Adapting Your Practice to a New Generation of Consumers



Author: Austin Singleton, Au.D. and Patty Greene, M.A

For years, the hearing care industry has been saying, “Get ready, the Baby Boomers are coming!” But for most audiologists the “boom” has never materialized. They’re still waiting for Baby Boomers to storm their offices and increase hearing aid sales like never before. For most dispensing practices, hearing aid sales rely heavily on Traditionalists (those born prior to 1946), but Traditionalists are dwindling in numbers. On the other hand, 10,000 Boomers turn 65 years old every day, and the oldest Boomers are turning 72 this year. Given that nearly 25% of Boomers are experiencing meaningful hearing loss1, there is only one conclusion: Attracting Baby Boomers is key to long term growth of hearing aid sales.

Audiologists are accustomed to working with Traditionalists—they know how to market to, communicate with, and care for them—but what about Boomers? Each generation has their own attitudes, behaviors, expectations, and ways of communicating, making Boomers culturally and behaviorally different from Traditionalists. These fundamental differences mean Boomers will not transform into Traditionalists as they age. Audiologists with a clear understanding of how Boomers differ, and who adapt their practice accordingly, will more effectively attract and address Boomer needs and expectations, than those who continue with business-as-usual. This is not to imply that audiologists are not successful with the Boomers they see in their practice today. However, audiologists who wish to attract and retain a greater share of this new generation of consumers must evolve as the consumers they serve change. To successfully adapt will require an understanding of how Boomers think and act.
How Do Boomers Think and Act?
By and large, Boomers are accustomed to using their mobile phones, tablets, and computers to communicate, research, and shop. They go online for everyday needs such as clothing, electronics, and home goods as well as expensive items like cars. Boomers value the ease and convenience of readily available information, pricing and purchasing options. Therefore, it’s natural to expect Boomers to go online to research their hearing care needs. Information about hearing loss, hearing aids and pricing widely available online, arguably leads many Boomers to purchase through channels other than local hearing care providers – channels including online retailers, big box retail stores, and Third-party managed care companies. Understanding how Boomers differ from Traditionalists will help audiologists position their practices to attract more Boomers.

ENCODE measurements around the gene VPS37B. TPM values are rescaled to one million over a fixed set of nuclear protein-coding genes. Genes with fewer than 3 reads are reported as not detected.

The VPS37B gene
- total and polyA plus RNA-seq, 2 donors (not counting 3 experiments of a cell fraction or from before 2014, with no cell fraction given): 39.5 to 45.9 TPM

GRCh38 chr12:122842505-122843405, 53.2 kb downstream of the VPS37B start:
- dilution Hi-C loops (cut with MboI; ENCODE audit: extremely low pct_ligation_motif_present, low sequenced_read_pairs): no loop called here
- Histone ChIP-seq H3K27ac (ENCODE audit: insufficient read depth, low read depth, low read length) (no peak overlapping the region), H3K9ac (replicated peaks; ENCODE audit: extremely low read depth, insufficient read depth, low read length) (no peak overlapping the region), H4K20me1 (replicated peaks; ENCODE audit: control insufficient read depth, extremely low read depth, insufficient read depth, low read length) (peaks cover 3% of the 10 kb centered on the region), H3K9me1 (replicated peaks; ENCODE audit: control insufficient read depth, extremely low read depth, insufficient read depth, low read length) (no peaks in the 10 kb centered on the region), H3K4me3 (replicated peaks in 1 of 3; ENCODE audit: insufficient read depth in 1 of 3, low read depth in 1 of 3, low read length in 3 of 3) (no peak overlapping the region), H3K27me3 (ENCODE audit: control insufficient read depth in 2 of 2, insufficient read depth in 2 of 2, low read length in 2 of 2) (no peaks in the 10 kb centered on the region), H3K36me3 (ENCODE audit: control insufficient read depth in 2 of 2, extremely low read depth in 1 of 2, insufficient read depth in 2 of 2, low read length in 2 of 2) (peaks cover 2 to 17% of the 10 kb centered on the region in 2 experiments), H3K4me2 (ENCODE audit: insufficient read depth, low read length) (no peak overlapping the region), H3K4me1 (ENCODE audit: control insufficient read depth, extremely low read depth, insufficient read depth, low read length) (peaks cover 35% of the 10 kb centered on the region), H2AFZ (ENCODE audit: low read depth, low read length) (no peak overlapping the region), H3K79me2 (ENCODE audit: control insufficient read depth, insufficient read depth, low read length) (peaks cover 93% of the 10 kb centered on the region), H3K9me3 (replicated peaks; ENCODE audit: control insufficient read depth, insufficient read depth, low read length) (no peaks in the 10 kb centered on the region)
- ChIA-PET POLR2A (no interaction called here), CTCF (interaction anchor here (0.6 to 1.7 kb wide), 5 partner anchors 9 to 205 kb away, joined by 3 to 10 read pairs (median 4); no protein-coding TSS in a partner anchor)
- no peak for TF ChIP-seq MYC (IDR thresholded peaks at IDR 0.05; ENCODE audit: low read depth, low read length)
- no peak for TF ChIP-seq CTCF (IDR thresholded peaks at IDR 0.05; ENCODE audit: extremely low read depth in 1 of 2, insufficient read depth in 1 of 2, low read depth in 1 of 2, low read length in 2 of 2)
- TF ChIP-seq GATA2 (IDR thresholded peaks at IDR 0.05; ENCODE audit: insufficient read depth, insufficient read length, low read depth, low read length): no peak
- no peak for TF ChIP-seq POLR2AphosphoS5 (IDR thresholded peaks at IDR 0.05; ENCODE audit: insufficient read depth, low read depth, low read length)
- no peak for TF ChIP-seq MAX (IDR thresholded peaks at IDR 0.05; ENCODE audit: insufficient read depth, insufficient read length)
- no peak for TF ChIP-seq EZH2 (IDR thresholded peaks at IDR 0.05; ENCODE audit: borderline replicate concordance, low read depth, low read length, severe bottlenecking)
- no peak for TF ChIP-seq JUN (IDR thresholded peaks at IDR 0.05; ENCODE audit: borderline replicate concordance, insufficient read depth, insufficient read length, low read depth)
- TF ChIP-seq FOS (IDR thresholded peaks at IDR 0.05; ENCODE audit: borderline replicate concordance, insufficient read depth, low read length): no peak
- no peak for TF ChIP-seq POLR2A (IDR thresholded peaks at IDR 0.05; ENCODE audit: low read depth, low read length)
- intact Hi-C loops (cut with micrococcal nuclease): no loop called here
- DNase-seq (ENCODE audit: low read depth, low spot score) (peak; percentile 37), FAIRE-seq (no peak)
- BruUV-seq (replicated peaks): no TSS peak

How Do Traditionalists and Boomers Differ?
Baby Boomers and Traditionalists both value good customer service and quality of care. They want to get the best perceived value when buying hearing aids. Both are concerned about cosmetic appearance and want a comfortable fit. However, there are many distinct differences as well. As the hearing aid consumer demographic shifts from predominantly Traditionalists to more Baby Boomers, it’s important for audiologists to evaluate each patient individually and determine their generational tendencies. This will allow the audiologist to offer communication options, and testing and treatment services, based on the individual’s preferences, as opposed to a one-size fits all approach. The table below describes some of the values and characteristics that are unique to each generation.2
Traditionalists (Age 73+) Baby Boomers (Age 54-72)
Core Values
Conformity Individuality, being in control
Trust in authority Skeptical of authority
Having a nest egg is important Willing to spend if they’re “getting a good deal”
Hearing Aid Consumer Characteristics
Loyal to provider Likely to research online and comparative shop
Places high value on provider relationship Explores multiple options before deciding
Trusts provider as “the authority” and follows recommendations Well informed about hearing loss, hearing aids, and pricing
Accustomed to paying out of pocket, little or no hearing aid coverage or benefit from their health plan Values convenience and choice
Accustomed to bundled pricing Expects health insurance to help cover cost of hearing aids and looks to health plan for guidance
Responsive to traditional marketing methods like direct mail and print advertising Influenced more by online information, pricing, and reviews than traditional marketing methods